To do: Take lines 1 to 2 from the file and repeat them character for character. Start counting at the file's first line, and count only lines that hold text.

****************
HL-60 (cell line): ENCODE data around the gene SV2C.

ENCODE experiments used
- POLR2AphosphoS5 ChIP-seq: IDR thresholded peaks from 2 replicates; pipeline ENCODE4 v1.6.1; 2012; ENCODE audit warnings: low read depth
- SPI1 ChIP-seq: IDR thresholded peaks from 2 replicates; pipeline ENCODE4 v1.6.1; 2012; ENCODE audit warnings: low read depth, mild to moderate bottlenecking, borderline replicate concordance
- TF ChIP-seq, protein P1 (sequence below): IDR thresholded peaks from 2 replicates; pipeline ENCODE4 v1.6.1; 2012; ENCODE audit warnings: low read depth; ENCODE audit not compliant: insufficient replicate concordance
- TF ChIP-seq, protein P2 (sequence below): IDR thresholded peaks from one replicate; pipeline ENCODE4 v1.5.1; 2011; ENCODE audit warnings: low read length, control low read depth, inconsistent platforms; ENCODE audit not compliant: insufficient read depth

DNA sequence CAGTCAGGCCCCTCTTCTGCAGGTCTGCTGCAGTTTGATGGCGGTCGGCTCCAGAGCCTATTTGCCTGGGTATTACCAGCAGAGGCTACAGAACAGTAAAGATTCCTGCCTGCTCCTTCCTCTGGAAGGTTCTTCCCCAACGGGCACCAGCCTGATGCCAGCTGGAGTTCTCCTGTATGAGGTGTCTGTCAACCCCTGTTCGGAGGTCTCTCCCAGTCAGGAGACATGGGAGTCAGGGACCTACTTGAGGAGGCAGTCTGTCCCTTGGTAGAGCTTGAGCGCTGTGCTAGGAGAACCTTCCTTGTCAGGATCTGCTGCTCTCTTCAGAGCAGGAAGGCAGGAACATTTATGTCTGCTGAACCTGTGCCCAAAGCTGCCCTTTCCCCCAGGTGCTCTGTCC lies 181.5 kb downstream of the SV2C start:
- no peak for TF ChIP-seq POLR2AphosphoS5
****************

HL-60 (cell line): ENCODE data around the gene SV2C.

ENCODE experiments used